Taking a Breather

By Lydia Libby

As students we often find ourselves stressed out to our breaking points. But what if I told you that there are fun and productive ways to handle those stressors? Between juggling courses, jobs, and maybe even family life, it is hard to remember there are options for us to relax. It may seem with all of the hustle and bustle that relaxation is impossible. Despite all the chaos life can bring, relaxation is always achievable. Some simple relaxation methods include coloring and meditating.


While coloring may seem childish, it certainly has improved the mental well-
being of many adults. Adult coloring books were invented in 1970, and were a success in reducing stress in adults. The first subject matter of those 1970 coloring books was automobiles (which I find to be somewhat comical because I find that cars can often be the reason we are stressed). However, coloring helps to quiet the mind and hone in on the coloring utensil in front of you.


This act of focusing on the coloring of the object is similar to the effects of meditation, where your mind is quiet and the moment is the only thing that matters. Our days as students can be rather busy, so you may find that the coloring offers you a sense of mental release.


Mental release can be channeled in different ways. The ancient art of meditation helps the mind let go of the past and future to better focus on the current moment. Meditation was created in 1500 BCE by the Hindus. In 500 BCE, Buddha become an iconic figure of meditation. Buddha and the Hindus had the idea of meditation being a way to quiet the mind. Whether you reach a state of meditation by being in solitude or taking a guided class at a yoga studio, both can help you reduce stress. By not worrying about the past and future, your mind fixes itself on the present moment and the rhythm of your breathing. Meditation is an easy way to relieve stress, because you can practice it from anywhere. All meditating is about is concentrating on your breath and your immediate surroundings. It can even be practiced during classes. Just taking a few moments to concentrate on your breathing may make all the difference on how you feel about your current assignment or the test you may have to take. Stress can be the number one factor in why students perform poorly, and it is because they are so consumed in feeling the negativity that comes with the responsibilities of life. If our attention is being directed toward the negative, then our minds are not focused on what we are trying to accomplish: our degree. So by simply quieting the mind a bit, we can better handle our stressors, and perform better in their schoolwork.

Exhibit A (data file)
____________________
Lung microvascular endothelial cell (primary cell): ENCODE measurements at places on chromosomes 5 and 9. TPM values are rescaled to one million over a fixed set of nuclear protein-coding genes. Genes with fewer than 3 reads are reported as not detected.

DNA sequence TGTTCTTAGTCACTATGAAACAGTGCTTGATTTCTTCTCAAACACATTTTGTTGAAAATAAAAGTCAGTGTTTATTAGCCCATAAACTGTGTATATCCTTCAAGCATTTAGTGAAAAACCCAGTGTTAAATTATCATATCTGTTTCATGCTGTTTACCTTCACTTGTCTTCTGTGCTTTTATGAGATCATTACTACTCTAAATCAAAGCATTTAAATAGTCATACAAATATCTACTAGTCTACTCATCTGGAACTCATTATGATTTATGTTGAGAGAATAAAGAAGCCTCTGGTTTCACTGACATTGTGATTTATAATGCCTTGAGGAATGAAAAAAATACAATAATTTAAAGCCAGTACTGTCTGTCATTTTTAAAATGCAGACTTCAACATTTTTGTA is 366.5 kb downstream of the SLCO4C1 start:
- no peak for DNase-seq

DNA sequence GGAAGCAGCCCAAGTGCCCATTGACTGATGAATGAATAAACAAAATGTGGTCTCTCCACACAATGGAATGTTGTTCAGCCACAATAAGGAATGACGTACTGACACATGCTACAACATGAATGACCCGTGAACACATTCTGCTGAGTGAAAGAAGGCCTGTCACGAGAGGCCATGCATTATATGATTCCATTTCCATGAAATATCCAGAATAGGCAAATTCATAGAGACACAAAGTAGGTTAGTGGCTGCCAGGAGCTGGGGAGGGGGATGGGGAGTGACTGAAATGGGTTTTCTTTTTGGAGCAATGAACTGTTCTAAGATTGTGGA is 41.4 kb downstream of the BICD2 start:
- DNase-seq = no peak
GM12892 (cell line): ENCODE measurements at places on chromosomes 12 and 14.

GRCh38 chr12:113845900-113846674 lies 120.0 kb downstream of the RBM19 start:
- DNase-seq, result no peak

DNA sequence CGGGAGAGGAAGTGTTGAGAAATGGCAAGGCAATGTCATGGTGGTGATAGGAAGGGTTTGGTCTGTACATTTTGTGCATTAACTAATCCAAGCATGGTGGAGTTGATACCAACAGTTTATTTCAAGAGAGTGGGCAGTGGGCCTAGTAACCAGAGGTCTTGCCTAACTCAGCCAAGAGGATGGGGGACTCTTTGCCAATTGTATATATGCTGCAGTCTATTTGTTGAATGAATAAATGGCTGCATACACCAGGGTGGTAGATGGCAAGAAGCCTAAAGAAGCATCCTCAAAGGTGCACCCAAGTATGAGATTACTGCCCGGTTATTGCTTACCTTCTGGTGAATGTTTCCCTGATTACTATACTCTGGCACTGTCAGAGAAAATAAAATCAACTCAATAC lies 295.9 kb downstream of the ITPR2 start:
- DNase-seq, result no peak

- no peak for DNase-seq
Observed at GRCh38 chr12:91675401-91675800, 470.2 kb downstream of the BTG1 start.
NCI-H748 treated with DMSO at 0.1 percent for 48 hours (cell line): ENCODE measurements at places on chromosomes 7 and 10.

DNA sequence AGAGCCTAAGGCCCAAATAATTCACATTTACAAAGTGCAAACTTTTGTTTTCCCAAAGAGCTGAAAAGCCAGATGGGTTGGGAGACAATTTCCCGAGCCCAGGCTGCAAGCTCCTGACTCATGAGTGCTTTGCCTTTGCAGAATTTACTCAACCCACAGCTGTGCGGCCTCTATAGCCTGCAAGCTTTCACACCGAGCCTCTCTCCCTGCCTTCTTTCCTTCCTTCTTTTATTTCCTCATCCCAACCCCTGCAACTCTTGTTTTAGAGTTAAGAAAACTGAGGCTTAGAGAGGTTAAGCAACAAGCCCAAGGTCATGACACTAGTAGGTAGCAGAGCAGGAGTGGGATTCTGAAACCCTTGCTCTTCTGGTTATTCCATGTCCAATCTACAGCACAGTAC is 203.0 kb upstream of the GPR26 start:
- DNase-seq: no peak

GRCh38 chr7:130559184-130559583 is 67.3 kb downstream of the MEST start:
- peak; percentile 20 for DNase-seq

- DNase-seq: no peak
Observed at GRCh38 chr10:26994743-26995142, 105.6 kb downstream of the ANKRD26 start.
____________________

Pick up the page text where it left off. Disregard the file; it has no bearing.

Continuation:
At SMCC we strive to perform well because many of us want to continue our education elsewhere after our two-year programs. Stress may not be easy to handle, but it certainly can be easier to handle if we learn to quiet our minds. By taking a breather, we learn to relax ourselves and focus on what is right in front of us.  Stressors cannot continue to control us — or students everywhere else. Bettering ourselves should feel rewarding, not feel like we are breaking. Coloring and meditating may seem foolish, but maybe, just maybe, it could make the difference for you.

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